The PGMs and base metals we produce are sold to various customers in South Africa and around the world. The table included overleaf provides information on Implats’ products and beneficiation. The Group’s regular customers are primarily in Asia, North America, Europe and South Africa. Usually, the countries with whom we choose to trade are selected to limit our credit risk and increase our geographic diversification.
Implats sells to a range of customers, both end users and intermediaries, in the automotive and related industries; industrial, jewellery and chemical sectors. Sales by sector largely reflect the global split in PGM end users. Customers in South Africa and the United States are mostly in the automotive and related sectors while those in Japan and Europe represent the broader industry.
Implats has in place quality management systems for the quality management of processes based on the International Organisation of standardisation ISO 9001 Quality System and ISO 17025 with the exception of the Rustenburg and Marula operations.
We also have in place the ISO 14001 Environmental Management System at various operations. The standards are used to manage our environmental impacts and mitigate any risk related to our processes throughout the value chain.
|Operation||Date of initial
|Most recent audits|
|Impala Rustenburg||2003||May 2010|
|Impala Springs||2000||April 2011|
|Marula||Due in March 2012|
|Uses of PGMs|
|Automotive||Catalyst to control exhaust emissions
Spark plug tips
Oxygen sensors in vehicle on-board diagnostic systems
|Catalyst to control exhaust emissions (particularly hydrocarbon control)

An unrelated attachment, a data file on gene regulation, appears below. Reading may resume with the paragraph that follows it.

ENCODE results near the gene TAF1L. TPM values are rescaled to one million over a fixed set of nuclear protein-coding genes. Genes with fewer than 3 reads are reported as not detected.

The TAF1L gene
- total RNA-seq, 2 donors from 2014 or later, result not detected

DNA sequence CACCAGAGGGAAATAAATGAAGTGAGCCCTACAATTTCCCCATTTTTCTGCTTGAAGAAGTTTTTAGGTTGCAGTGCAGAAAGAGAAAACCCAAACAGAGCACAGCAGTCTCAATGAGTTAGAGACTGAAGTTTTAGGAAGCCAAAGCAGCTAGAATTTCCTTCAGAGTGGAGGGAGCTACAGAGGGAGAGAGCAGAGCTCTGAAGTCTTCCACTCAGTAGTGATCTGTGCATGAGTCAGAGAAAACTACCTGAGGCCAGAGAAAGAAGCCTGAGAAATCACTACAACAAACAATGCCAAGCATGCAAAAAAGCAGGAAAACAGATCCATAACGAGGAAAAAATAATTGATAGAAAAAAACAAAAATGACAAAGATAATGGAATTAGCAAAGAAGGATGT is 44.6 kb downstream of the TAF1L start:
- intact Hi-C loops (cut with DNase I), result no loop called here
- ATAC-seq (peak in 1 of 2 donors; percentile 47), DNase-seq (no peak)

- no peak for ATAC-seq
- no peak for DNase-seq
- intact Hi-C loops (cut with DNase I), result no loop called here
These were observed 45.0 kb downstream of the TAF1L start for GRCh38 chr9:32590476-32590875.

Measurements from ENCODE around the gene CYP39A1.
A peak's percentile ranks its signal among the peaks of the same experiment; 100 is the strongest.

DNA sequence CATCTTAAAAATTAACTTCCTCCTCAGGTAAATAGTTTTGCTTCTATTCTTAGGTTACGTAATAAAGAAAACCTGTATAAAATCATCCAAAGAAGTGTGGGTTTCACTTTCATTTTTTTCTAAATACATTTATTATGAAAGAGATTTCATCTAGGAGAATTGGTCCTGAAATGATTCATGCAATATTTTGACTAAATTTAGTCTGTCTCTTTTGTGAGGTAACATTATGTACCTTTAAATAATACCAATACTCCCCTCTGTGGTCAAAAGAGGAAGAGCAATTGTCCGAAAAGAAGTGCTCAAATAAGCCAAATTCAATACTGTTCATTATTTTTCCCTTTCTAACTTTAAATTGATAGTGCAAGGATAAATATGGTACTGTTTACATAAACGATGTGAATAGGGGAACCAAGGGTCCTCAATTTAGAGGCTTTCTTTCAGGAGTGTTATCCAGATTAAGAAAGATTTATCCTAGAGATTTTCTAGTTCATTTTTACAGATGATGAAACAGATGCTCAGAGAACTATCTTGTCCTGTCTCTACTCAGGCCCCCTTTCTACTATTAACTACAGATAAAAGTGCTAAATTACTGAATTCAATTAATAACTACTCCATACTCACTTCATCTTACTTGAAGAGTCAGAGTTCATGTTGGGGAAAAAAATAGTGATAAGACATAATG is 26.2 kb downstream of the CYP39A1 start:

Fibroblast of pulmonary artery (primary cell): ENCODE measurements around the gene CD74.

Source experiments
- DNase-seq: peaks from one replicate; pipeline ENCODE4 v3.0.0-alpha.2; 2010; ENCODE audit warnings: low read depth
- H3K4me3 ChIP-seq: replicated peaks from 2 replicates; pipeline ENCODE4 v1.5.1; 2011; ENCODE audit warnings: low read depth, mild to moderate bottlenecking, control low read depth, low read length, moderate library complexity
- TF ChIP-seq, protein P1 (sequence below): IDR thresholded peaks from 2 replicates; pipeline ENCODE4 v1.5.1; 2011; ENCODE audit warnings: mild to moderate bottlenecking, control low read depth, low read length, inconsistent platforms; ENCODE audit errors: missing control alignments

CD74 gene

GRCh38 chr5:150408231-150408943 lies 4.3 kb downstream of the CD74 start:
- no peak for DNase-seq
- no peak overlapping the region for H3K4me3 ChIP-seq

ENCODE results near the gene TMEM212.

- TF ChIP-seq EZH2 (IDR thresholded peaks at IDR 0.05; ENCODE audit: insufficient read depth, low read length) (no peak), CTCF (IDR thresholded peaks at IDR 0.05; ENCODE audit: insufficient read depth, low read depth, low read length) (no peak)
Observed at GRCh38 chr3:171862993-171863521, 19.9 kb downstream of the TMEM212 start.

Oxygen sensors in vehicle on-board diagnostic systems
|Catalyst to control exhaust emissions (essential for NOv control)||Alloying agent in spark plug tips|
|Chemical||Gauze for catalytic production of nitric acid Process catalyst for producing bulk (PTA) and speciality chemicals
|Catchment gauze to nitric acid production
eg acetic acid, oxo alcohols and rubber products
Alloy with platinum in nitric acid production
eg production of ammonia (Kellogg process)
eg production of acetic acid (Cativa process)
|Dental||Hardener in dental alloys||Alloying agent||Alloying agent|
|Electro-chemical||Coating for anodes in chlorine and caustic soda production
Sodium chlorate production
|Coating for anodes in chlorine and caustic soda production
Sodium chlorate production
Coating for electrode – for electro-galvanising of steel strip
|Electronics||Alloy coating for hard disks to improve storage capacity
Thermocouples to monitor temperature in steel, semi-conductor and glass industries
|Conductive paste in multi-layer ceramic chip capacitators Conductive tracks of hybrid integrated circuits
Salts for plating processes
|Alloyed with platinum in thermocouples||Resistor pastes for hybrid integrated circuits and chip resistors
PMR technology to increase hard disk memory storage
|Fabrication of crucibles for growing rare earth and other crystals (lasers and memory chips) Thermocouples|
|Glass||Production of LCD glass Bushings for producing glass fibre
Glass for TVs, monitors and cathode ray tubes
Glass substrates for hard disks
|Alloyed with platinum in producing LCD glass
Alloyed with platinum in bushings
|Investment||Small/large bars, coins ETFs (exchange traded funds)||Coins
Alloying agent Platinum jewellery
Whitening agent in production of white gold
|Electroplating to give jewellery white finish||Alloying agent in platinum jewellery||Alloying agent in platinum jewellery|
|Petroleum||Reforming and isomerisation for upgrading octane quality||Hydrocracking to achieve higher yields||Alloyed with platinum in reforming catalysts|
Protective coating on turbine blades
Pacemakers and catheters
Control of industrial emissions (volatile organic compounds)
|Control of industrial emissions (volatile organic compounds)||Alloyed with platinum in pacemakers and catheters|
|Fuel cells||Electrode coating in fuel cell stack
|Tailgas burner||Fuel-processing catalyst||Electrode coating in fuel cell stack|